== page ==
Fourier transform infrared spectrometry
Fourier transform infrared (FTIR) spectroscopy (Frontier, Perkin- Elmer, Inc., Waltham, MA) was performed in the range 4000-600 cm-1 with sample 5 ± 1 mg in room temperature collected with resolution of 1 cm-1, in reflection mode with a universal attenuated total reflection sampling accessory. Absorbance, which is proportional to the compound concentration, was calculated as the common logarithm of reciprocal transmittance, T-1, according to the Beer-Lambert law.
Theoretical study with molecular dynamics
Atomistic molecular dynamics were explored by Materials Studio 6.1 to calculate the stable simulation of the complex of NIF/HP-β-CD and NIC/HP-β-CD. The guest drug, namely NIF or NIC, oriented to the host molecule HP-β-CD were put into an amorphous cell. Geometry optimization (Forcite GeomOpt) and Annealing Dynamics (Forcite Anneal) were used to refine the structures of complexes, NIF/HP-β-CD and NIC/HP-β-CD under the above environment. The intermolecular interactions of NIF/HP-β-CD and NIC/HP-β-CD were simulated by molecular dynamics calculation under the NVT ensemble at 300 K in 500 ps, monitored at the time intervals of 1 fs.
Results and Discussion
Thermal analyses of NIF and NIF/HP-β-CD mixtures
We recorded DSC thermograms of neutral NIF, HP-β-CD, and NIF/HP-β-CD mixtures. The mixtures were prepared by PM, in which HP-β-CD and NIF powders were mechanically mixed, or by SM, in which solutions of HP-β-CD and NIF were mixed and then dried to a powder. A series of NIF/HP-β-CD mixtures containing 0%-100% (molar fraction, intervals of 10%) NIF were prepared by PM. The DSC thermograms of the PM mixtures in the temperature range of 310-455 K are shown in Figure 1 (a). The thermograms of pure HP- β-CD powder and the NIF/HP-β-CD mixtures (10%-90%) contained low, broad endothermic peaks at about 378 K, corresponding to the dissociation of water from HP-β-CD. Endothermic peaks appeared in the range 444.7-445.5 K in the DSC thermograms of pure crystalline NIF and the NIF/HP-β-CD mixtures (10%-90%), indicating that these peaks corresponded to crystalline NIF fragments fusing (intrinsic melting point 445-447 K) as they dispersed in the mixtures. According to Cabral Marques et al. when guest molecules are incorporated into the interior cavity of CD, the melting, boiling, or sublimation points of complexes usually shift or disappear in the temperature range where CD decomposes. There was no significant shift in the NIF fusion temperature (Figure 1 (a)), indicating that there was little interaction between NIF and HP-β-CD under these conditions.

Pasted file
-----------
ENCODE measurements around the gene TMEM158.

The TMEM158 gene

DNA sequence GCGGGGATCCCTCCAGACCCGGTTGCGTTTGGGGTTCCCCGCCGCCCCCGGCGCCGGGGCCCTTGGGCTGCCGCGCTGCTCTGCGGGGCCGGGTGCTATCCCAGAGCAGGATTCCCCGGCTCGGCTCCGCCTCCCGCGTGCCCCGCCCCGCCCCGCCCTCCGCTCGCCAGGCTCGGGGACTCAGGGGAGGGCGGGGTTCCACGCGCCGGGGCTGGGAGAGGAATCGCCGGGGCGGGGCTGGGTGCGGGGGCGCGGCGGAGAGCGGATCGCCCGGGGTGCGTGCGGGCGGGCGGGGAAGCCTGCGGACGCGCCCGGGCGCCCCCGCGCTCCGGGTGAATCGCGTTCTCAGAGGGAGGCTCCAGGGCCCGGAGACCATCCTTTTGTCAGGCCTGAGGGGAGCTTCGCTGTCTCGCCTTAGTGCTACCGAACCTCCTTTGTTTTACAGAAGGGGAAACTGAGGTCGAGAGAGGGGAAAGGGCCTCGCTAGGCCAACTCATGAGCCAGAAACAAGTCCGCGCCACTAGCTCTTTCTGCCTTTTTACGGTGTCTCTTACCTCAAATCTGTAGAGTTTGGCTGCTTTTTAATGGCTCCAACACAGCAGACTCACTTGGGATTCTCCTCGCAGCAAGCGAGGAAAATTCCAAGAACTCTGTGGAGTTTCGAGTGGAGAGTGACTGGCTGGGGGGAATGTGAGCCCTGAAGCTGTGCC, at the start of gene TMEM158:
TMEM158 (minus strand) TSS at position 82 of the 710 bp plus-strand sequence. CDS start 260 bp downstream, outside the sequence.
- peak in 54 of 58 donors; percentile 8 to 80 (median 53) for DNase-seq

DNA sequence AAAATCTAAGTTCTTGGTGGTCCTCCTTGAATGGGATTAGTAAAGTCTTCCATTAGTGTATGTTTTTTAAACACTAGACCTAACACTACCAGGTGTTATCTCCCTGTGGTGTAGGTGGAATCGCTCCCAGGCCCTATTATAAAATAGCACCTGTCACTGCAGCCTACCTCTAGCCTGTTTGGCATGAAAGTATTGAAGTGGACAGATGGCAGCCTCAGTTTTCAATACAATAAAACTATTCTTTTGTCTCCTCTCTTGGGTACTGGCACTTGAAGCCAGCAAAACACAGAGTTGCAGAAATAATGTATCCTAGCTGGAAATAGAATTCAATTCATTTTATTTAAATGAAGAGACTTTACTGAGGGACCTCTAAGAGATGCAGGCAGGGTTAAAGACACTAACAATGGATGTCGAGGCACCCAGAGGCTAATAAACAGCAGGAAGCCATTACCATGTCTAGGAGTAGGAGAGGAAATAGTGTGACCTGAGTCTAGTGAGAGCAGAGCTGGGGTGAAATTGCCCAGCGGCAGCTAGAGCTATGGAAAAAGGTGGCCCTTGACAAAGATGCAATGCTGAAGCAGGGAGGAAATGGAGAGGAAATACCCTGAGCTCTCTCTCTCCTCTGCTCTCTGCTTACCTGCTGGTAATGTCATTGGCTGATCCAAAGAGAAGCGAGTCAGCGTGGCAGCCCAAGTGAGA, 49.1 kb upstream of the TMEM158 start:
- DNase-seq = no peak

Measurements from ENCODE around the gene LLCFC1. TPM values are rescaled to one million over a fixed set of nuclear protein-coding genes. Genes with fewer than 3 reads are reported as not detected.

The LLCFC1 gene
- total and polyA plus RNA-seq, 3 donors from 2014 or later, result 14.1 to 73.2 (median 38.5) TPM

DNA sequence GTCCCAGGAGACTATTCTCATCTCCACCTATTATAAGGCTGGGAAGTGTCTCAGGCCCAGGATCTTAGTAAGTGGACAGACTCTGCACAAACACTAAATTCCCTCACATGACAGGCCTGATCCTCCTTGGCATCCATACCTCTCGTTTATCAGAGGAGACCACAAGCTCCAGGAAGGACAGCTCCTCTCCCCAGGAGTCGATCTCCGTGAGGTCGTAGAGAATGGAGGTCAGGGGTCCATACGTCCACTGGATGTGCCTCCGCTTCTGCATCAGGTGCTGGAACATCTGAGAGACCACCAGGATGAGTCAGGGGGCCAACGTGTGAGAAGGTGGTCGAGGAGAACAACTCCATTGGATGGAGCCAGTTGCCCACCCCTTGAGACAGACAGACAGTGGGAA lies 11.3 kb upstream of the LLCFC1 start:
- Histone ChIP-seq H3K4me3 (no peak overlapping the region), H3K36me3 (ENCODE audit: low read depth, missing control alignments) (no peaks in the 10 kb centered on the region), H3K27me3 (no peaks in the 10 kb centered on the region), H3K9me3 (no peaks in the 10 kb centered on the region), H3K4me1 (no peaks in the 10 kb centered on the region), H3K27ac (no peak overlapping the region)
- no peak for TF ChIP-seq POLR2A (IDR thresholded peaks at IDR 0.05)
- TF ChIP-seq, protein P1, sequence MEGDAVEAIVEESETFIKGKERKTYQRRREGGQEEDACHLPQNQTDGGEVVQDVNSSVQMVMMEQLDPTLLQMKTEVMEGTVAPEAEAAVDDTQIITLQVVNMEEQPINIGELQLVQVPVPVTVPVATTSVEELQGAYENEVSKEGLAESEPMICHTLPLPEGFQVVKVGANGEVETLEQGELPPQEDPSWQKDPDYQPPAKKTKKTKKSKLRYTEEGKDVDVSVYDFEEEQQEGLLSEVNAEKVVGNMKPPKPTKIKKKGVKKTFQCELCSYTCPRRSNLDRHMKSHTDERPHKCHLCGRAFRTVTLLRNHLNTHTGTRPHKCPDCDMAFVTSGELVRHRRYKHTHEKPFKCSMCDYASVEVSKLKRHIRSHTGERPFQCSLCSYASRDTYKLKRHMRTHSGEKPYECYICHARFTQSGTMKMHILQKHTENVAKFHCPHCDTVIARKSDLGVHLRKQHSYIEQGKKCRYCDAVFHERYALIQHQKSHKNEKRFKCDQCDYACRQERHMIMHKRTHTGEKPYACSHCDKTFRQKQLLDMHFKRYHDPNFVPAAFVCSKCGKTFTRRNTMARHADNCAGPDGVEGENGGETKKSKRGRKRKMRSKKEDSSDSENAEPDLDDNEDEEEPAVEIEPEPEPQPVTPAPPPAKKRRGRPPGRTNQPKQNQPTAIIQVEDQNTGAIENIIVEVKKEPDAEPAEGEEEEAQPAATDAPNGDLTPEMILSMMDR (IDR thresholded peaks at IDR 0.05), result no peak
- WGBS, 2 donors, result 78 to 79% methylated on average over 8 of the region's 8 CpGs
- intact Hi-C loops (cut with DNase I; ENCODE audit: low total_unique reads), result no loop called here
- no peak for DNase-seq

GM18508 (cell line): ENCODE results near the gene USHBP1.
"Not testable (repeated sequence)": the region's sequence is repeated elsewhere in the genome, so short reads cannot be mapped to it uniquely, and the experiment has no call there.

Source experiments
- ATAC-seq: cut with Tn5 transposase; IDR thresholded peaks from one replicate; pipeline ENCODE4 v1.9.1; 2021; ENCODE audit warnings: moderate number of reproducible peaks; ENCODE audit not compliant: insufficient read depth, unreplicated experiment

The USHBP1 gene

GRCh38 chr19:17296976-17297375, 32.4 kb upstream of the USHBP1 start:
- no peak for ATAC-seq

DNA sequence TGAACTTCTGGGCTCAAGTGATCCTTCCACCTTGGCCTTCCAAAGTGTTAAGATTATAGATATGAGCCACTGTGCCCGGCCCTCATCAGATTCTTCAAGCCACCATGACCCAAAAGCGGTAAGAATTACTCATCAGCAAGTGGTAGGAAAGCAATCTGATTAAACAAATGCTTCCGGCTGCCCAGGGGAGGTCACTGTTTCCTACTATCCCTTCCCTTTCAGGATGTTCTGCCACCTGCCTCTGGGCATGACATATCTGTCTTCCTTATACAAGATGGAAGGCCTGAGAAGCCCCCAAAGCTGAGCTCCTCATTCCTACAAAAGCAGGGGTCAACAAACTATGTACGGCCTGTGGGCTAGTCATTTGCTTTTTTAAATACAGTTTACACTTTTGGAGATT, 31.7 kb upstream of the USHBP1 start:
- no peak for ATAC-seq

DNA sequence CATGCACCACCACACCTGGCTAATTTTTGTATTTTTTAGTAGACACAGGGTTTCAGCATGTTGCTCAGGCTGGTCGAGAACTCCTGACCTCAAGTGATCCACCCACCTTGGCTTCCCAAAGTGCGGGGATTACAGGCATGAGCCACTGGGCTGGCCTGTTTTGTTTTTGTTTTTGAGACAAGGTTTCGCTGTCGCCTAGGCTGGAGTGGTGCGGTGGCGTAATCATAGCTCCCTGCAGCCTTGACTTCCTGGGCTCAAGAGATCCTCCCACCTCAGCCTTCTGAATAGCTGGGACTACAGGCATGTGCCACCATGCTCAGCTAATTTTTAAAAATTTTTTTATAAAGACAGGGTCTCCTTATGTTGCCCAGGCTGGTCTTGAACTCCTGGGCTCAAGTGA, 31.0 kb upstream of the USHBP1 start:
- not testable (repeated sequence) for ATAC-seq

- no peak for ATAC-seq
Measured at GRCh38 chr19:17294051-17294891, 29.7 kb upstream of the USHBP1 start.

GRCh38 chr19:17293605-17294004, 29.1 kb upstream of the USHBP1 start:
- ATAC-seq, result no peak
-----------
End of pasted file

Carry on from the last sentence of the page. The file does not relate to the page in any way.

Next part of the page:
The peak area of the NIF fusion peak in the DSC thermogram corresponded to the fusion entropy per mole of NIF in the NIF/HP- β-CD mixture. The peak area of both pure crystalline NIF and the NIF/HP-β-CD mixtures (10%-90%) prepared by the PM method are plotted in Figure 2. The entropy change required to melt 1 mol of crystalline NIF (ΔfusS) remained constant at 74.83 ± 4.14 J/mol/K, indicating that preparing the HP-β-CD complex by the PM method was thermodynamically ineffective for crystalline NIF. We calculated the entropy change to melt 1 mol of crystalline NIF according to Yalkowsky’s empirical formula, ΔSm=50-Rlnσ+Rlnφ, where 50 is Walden’s constant, R is the gas constant, and the parameters σ and φ are derived from the indexes allocated to portions of the chemical structure [19-21]. The fusion entropy of crystalline NIF was estimated to be 67.4 J/mol/K, which was slightly less than the experimental value within an acceptable range. The NIF-fusion temperature and the fusion entropy showed that the NIF molecule did not absorb sufficient heat to enter the HP-β-CD interior cavity during PM preparation.
NIF/HP-β-CD mixtures were prepared by SM with the same ratios as the mixtures prepared by PM, and Figure 1 (b) shows the DSC thermograms. The DSC thermogram of pure NIF prepared by SM showed an endothermic peak at 441.2 to 445.0 K corresponding to recrystallization of NIF. Similar peaks were observed in DSC thermograms of NIF/HP-β-CD mixtures containing 60%-90% NIF, whereas no recrystallization peaks were observed for NIF/HP-β-CD mixtures containing 10%-50% NIF (Figure 1 (b)).